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|The Learning Circuit|
|The Ben Heck Show|
P-N junctions are considered your typical didoes. They have a p-n junction with a threshold voltage that has to be reached before current will flow through them. In silicon diodes, this is 0.7V. Once this is reached, the current will continue flowing. When hooked up backwards, in reverse bias, these diodes do not allow current to flow. If a diode is reverse bias, and it’s supplied with too much voltage, more than it’s breakdown voltage, it’ll “break-down” and current will flow through it in the wrong direction. Schottky diodes often look like typical diodes. But unlike p-n junction diodes, Schottky diodes have a metal-semiconductor junction. Silicon diodes require time for their depletion zone to grow and shrink when switching from allowing forward current to blocking reverse current. There’s a recovery time. Schottky junctions have no depletion zone. Because of their metal-semiconductor junction, Schottky diodes require virtually no recovery time and therefore have much faster switching speeds. This means they can handle switching current better and faster, which makes them useful in high frequency applications.They also have a lower forward voltage drop. Silicon diodes have a voltage drop of around 0.7V, but the voltage drop of Schottky diodes is between 0.15 V and 0.46 V. This means they lose less energy to heat, making them more efficient. Schottky diodes are not useful for all applications, as they can leak a small amount of current backwards. This could be problematic for certain circuits.
While Schottky diodes can let some voltage leak through backwards, zener diodes are designed to allow current to flow in both directions. The p-n junction of zener diodes is heavily doped, only a specific voltage, the Zener voltage (Vz) can pass through without damaging the diode. In reverse bias, current will not flow through until the zener voltage is reached, but the voltage will be limited to the zener voltage. For example, a 3.3V zener diode will not allow current to flow until the supply voltage reaches 3.3V. If it’s supplied with 2V, no current flows. However, this diode could be supplied with 5, 6, 9, 12 Volts and it will regulate the voltage output to 3.3V. Zeners can have zener breakdown voltages of anywhere from 1.8V all the way up to 200V.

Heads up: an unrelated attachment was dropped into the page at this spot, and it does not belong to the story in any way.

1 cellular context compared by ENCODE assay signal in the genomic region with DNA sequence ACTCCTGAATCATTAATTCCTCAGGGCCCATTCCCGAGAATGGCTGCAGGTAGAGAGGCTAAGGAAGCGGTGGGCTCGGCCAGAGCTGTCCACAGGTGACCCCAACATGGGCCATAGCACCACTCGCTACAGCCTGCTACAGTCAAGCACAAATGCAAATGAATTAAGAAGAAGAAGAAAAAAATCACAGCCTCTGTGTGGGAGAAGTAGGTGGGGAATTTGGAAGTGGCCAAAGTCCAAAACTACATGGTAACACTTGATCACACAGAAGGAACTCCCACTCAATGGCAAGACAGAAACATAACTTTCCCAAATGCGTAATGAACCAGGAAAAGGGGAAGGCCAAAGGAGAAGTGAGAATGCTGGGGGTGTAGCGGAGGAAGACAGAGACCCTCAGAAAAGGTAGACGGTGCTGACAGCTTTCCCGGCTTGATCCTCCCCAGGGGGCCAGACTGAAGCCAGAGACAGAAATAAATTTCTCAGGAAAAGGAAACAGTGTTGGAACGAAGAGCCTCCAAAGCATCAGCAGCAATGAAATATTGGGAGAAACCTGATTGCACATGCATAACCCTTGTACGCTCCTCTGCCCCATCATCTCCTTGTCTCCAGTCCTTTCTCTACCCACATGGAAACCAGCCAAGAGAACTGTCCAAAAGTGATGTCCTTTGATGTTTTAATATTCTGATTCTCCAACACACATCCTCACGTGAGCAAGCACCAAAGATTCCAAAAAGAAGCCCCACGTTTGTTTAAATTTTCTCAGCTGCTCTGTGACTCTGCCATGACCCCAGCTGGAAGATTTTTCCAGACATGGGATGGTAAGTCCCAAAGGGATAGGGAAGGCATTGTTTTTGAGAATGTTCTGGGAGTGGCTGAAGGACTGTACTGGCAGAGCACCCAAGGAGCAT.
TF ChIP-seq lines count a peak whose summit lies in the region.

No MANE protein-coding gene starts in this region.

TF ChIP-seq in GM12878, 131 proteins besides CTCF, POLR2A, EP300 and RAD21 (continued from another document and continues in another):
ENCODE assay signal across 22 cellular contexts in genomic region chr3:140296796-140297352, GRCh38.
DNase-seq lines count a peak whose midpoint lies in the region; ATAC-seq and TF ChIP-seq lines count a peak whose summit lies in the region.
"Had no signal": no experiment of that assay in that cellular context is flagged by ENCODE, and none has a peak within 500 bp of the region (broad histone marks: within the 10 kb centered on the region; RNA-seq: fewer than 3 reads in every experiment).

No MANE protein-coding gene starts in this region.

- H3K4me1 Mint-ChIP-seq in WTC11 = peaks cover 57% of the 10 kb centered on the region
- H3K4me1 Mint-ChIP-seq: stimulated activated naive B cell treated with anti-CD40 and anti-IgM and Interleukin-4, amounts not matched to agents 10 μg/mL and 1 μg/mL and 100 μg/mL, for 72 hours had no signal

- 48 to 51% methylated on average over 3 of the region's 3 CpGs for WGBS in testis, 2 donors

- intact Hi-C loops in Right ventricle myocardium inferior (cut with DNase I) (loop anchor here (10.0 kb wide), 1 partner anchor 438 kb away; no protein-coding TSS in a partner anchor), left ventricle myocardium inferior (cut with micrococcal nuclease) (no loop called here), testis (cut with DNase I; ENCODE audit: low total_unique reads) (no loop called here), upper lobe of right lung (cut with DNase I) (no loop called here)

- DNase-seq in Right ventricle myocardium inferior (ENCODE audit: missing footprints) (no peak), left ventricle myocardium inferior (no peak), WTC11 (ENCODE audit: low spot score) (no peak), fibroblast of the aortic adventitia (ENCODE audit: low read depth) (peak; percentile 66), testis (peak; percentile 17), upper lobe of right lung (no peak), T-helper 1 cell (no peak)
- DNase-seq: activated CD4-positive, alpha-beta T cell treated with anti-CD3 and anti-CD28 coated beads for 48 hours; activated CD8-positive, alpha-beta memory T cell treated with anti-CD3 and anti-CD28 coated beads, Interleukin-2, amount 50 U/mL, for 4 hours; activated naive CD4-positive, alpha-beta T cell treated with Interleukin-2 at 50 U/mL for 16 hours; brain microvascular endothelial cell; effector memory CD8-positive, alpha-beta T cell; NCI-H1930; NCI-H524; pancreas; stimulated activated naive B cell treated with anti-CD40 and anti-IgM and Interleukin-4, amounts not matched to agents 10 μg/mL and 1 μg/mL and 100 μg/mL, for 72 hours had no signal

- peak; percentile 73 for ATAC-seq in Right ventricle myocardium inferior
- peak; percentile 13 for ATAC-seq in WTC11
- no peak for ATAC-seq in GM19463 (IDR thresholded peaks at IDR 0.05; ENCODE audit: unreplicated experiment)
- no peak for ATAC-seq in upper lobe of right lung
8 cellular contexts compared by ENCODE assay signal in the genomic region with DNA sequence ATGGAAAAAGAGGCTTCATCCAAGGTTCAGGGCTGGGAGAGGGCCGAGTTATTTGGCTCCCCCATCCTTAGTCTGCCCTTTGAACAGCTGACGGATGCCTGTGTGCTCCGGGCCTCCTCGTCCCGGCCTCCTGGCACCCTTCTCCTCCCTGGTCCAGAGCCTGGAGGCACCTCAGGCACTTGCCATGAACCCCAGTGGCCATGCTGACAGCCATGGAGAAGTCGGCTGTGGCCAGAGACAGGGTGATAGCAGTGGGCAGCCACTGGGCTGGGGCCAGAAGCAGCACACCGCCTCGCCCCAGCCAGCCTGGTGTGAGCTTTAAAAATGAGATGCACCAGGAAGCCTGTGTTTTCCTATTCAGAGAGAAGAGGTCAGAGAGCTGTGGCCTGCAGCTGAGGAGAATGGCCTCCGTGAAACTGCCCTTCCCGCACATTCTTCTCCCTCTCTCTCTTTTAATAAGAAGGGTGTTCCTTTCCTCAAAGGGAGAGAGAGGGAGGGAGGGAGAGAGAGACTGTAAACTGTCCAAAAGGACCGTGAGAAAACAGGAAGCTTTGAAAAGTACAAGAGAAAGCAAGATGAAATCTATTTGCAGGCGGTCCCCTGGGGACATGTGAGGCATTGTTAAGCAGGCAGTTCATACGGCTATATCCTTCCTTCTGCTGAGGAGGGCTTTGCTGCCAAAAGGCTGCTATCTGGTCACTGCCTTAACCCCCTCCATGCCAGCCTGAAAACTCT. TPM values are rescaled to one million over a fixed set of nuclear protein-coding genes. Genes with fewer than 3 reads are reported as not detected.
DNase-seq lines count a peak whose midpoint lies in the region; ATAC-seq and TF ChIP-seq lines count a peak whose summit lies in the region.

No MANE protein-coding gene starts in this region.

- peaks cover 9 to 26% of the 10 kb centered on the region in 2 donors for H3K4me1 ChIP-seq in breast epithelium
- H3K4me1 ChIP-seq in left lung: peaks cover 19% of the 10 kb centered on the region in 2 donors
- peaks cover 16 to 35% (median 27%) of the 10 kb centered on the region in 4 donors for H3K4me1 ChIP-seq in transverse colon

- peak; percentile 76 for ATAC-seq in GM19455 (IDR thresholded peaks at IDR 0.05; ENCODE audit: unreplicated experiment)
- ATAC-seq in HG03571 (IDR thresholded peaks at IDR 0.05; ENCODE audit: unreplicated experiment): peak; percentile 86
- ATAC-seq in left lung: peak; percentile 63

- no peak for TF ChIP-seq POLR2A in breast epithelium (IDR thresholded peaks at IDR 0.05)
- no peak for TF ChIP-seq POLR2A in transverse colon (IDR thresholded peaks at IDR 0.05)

LEDs, light emitting diodes, use energy from the particles moving through the p-n junction to create light. They can do this because they are made with gallium arsenide. Unlike silicon diodes, diodes made with gallium arsenide release energy in the form of light or photons. Like other diodes, they typically have 2 leads, though these can vary in length depending on the manufacturer. LEDs come in a wide variety of packages. Through-hole LEDs can be 3mm, 5mm, 10mm. They can have round and square lenses. Lenses can be clear or colored. 5mm round ones are the most common through-hole LEDs. Surface mount LEDs come in a variety of sizes as well. When choosing an LED, one of the first things you’ll look for is color, or wavelength. (Chart-VO) Here’s a chart of the color spectrum. Another choice you’ll have is beam angle or viewing angle. Beam angle is the amount of degrees where the light is visible. Depending on your application, you may want a narrow beam angle, like 10deg or a wide beam angle, like 120deg. Where common light bulbs are measured in watts or lumens, the brightness of LEDs is its luminous intensity and it is measured in millicandelas or mcd. The higher the number, the brighter the light. A standard LED could have a luminous intensity of 7mcd, whereas a super bright LED could be 120mcd. LEDs can have a range of voltage and current ratings. They have both a minimum current and voltage required to function properly, or even at all, as well as a maximum voltage and current, that if surpassed, can shorten the life of the LED or burn it out completely.
While LEDs emit incoherent light, laser diodes emit high-intensity, coherent light. They do this by having a P-I-N, or pin junction rather than the standard p-n junction. The PIN junction has the standard P-type and N-type regions we’re familiar with. But between them there is an area of undoped, or intrinsic, semiconductor. At the junction, in that intrinsic layer is where all the magic happens. When current flows through the diode, energy is released in the form of photons or light into that intrinsic layer. But it doesn’t stop there. In a laser diode, the p and n-type regions have polished, reflective ends, which causes the photons to reflect back and forth, hundreds of times, in that intrinsic layer. The photons eventually escape in the form of a laser beam. You can usually see where a laser hits a surface, but you can’t always see the laser beam itself. If you can see the laser beam, be extra careful. A high powered laser has the potential of causing permanent damage to your eyes.
While LEDs and lasers emit light, Photodiodes sense light. Light contains energy particles known as photons. When light strikes the PN junction of a photodiode, the energy from the photons is transferred to the diode and creates free electron and hole pairs. Remember what happens when a diode is in reverse bias mode. The charges in the junction repel the holes towards the anode and the electrons towards the cathode. This usually restricts the flow of current. Energy is being introduced by way of the photons, so a current is created in reverse bias mode. This is called the photoelectric effect and the photodiode is considered to be in photoconductive mode. Photodiodes can also be used in zero bias or photovoltaic mode. This is where current is restricted, so the electron-hole pairs, and therefore the voltage builds up. A photodiode’s response time gets slower the larger the photodiode gets.